A Zittrain Dilemma: Appliances, the iPhone, and the Solidification of National Boundaries
Posted by Stephen Lewis on August 12, 2008
I just finished reading Jonathan Zittrain’s book “The Future of the Internet and How to Stop It” (click here for Zittrain’s weblog of the same name) … and now wish we could turn back the clock.
Zittrain’s thesis is that the internet has come to a turning point at which the collaborative and open and “generative” nature of the Net is being undermined by bad code, increasing complexities, and greater and lesser cyber-crime. Fear of all three drives many of us to turn towards “applianced” devices in which a trusted vendor controls hardware, software, and … content. In the “generative” world we are threatened by malevolent outlaws, in the “applianced” world by monopolists and potential dictators.
Apple’s iPhone is a paradigmatic “appliance.” Apple ensures that the iPhone’s physical form and the software that animates it unite into an powerful, capable, and aesthetically pleasing whole. Apple also ensures and protects the safety of the device … albeit by controlling sources of content and deciding which applications can run on an iPhone and which cannot.
Apple also controls the iPhone’s connectivity. In each national market in which the iPhone is sold it is permanently “SIM-locked” to the network and policies of a single “telco” thus depriving users of the possibility of switching SIM cards (i.e. the very “souls” of their phones) and, as a result, their carriers. To those who rarely travel or who live in large countries this is no tragedy. Within each country, carriers’ price plans, coverage, and quality balance out more or less. But in an international context, chaining users to a single provider prevents them from switching cards and carriers when crossing borders, thus holding them captive to roaming charges that are astronomical for voice calls and cataclysmic for data traffic.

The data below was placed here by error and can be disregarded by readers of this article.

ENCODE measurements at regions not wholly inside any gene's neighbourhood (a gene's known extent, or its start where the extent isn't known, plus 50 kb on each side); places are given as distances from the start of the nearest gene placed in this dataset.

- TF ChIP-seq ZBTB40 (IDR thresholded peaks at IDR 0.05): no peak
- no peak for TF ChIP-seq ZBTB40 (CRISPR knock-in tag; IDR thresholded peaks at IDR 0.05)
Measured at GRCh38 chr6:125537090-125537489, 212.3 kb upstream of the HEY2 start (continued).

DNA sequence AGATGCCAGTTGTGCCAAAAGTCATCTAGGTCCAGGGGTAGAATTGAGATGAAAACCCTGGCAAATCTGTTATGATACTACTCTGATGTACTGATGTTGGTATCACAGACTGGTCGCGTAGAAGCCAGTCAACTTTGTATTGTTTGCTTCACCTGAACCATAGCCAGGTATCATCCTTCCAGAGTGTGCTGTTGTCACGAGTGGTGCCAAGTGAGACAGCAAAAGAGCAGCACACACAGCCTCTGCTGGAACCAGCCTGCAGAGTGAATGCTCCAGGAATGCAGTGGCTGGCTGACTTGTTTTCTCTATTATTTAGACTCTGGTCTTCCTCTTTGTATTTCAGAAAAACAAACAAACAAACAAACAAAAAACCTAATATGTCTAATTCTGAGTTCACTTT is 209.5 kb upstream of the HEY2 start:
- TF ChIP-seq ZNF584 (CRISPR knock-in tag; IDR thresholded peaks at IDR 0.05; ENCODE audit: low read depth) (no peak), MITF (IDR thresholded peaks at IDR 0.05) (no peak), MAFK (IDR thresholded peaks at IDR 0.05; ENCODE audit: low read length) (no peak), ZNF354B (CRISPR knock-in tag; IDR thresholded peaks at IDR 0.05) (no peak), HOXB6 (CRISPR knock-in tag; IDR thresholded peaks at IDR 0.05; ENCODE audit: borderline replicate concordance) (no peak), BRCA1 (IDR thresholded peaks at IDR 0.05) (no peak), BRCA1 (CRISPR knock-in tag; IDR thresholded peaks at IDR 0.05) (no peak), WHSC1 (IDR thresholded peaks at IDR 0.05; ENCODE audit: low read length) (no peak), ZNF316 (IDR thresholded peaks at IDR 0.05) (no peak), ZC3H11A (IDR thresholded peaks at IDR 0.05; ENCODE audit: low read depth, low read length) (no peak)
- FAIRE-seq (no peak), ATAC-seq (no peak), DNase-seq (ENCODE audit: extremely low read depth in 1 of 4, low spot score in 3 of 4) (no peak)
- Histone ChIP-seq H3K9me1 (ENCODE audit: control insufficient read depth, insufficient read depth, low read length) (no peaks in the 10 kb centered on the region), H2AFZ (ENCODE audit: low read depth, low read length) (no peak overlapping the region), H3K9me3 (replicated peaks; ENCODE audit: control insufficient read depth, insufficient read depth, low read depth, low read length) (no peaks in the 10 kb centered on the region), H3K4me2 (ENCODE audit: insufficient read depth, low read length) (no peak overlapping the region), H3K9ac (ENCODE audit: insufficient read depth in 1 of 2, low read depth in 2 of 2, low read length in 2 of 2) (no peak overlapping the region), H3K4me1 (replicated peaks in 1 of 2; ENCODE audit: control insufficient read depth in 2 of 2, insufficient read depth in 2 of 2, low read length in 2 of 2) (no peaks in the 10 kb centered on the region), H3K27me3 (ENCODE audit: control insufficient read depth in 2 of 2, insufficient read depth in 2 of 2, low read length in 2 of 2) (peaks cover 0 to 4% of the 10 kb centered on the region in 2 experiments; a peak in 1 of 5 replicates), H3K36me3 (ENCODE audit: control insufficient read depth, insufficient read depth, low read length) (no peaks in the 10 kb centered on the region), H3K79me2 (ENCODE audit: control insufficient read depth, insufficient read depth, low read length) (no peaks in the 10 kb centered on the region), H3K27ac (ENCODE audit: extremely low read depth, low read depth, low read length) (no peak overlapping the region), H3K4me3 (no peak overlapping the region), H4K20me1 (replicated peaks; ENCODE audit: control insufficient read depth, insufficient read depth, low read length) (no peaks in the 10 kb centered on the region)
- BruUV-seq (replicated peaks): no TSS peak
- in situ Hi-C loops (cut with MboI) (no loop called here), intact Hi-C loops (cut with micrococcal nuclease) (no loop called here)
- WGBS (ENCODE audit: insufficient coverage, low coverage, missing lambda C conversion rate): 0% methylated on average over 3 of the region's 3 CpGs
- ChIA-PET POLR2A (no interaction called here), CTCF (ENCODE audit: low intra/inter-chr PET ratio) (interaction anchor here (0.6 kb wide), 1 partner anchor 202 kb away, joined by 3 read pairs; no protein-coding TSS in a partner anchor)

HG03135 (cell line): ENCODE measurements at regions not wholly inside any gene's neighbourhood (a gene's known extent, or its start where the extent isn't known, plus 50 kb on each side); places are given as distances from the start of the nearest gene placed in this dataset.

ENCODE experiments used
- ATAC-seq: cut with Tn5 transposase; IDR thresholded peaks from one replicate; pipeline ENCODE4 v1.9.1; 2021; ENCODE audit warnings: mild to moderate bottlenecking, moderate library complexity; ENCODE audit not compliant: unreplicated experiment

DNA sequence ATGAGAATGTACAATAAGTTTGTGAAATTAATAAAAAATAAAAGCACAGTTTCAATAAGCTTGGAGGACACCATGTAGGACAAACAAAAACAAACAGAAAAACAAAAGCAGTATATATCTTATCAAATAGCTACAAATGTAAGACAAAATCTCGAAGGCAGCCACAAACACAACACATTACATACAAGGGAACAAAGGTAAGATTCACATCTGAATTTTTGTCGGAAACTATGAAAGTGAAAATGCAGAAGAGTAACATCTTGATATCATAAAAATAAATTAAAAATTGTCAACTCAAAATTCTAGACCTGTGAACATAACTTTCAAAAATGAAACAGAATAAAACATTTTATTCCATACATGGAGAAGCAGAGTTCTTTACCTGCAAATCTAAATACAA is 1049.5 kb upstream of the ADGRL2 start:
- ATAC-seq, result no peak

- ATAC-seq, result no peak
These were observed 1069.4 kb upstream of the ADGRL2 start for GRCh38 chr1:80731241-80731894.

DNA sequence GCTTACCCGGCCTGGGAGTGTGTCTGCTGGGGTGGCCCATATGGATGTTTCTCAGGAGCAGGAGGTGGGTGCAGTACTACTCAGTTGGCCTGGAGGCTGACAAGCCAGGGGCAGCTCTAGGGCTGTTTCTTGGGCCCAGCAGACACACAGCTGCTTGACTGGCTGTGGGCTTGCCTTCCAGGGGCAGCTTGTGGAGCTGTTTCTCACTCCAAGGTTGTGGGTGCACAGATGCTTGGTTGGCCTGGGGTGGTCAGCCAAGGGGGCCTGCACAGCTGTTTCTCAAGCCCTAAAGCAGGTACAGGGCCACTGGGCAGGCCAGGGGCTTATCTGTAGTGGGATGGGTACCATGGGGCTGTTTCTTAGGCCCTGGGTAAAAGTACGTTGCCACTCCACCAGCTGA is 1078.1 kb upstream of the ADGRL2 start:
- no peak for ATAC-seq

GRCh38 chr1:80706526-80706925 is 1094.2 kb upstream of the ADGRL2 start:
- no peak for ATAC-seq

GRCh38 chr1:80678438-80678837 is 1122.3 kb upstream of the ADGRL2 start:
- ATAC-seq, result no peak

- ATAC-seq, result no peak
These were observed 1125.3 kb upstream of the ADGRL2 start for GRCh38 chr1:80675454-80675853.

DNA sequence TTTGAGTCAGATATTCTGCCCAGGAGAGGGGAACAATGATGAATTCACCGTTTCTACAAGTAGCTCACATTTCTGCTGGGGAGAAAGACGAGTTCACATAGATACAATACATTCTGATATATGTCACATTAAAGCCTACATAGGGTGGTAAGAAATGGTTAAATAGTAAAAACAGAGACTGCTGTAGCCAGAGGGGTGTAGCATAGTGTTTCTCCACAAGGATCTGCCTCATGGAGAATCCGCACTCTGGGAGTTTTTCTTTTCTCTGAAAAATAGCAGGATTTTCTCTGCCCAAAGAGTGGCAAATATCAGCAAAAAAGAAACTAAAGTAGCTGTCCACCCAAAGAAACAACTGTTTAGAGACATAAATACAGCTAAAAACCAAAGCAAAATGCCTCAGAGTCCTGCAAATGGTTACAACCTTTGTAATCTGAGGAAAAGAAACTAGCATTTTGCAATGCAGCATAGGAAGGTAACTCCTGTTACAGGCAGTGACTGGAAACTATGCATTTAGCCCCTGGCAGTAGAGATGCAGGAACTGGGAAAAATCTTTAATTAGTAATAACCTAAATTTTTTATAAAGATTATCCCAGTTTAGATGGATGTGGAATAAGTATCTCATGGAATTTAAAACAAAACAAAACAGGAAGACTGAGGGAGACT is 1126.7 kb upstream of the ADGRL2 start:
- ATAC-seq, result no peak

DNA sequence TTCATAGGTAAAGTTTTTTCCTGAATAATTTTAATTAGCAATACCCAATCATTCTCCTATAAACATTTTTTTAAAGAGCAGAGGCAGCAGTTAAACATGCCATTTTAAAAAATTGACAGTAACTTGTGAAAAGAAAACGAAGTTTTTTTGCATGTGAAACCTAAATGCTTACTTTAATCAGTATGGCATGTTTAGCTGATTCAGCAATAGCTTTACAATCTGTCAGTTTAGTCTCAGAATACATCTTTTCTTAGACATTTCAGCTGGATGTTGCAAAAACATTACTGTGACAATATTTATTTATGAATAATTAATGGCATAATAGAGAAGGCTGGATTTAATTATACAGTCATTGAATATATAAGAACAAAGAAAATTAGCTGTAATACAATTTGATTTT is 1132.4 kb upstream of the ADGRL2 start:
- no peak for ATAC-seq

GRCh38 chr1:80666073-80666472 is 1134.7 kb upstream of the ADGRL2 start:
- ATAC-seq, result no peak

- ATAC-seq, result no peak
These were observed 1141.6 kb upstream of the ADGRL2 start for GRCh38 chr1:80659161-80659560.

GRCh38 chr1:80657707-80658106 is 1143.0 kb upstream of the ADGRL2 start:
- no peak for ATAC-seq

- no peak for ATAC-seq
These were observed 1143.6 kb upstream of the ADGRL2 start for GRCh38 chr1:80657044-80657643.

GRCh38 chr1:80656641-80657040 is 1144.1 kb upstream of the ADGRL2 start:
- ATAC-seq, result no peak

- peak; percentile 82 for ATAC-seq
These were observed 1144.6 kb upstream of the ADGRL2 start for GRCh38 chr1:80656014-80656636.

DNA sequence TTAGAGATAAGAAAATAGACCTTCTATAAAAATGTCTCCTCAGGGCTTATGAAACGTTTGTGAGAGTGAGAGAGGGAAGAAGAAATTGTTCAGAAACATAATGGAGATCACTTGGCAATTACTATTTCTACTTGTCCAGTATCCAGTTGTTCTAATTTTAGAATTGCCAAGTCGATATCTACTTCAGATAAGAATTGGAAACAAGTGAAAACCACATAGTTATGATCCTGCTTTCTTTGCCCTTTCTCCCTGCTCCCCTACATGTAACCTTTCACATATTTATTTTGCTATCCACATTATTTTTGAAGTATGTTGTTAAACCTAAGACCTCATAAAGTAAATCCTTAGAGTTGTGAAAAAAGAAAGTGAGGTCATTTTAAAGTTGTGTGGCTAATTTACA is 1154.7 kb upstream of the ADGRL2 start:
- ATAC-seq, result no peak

The effect on monthly phone bills of overseas data roaming and push email is so extreme that even Apple’s US iPhone partner AT&T now posts on its website a warning advising customers to turn off the data and email capabilities of their iPhones when traveling abroad. This spares customers the shock of outlandish bills but it also defeats the integration of capabilities and seamless connectivity that is the supposed hallmark and benefit of the iPhone. The only alternative for loyal or compulsive iPhone users is the purchase of additional iPhones for each and every one of the countries they visit or work in.
Thus, the iPhone (and the manner in which it is brought to market and made connective) is so “applianced” that its forces users to conform to the arbitrary national boundaries we inherit from the 19th and early-20th centuries. The irony: Within national markets the iPhone is a device that optimizes connectivity; seen internationally, however, the distibution and connectivity of the iPhone lead us on a retreat from the universality and border-transcending interconnectedness that many of assumed the merger of telecommunications and the internet would enable.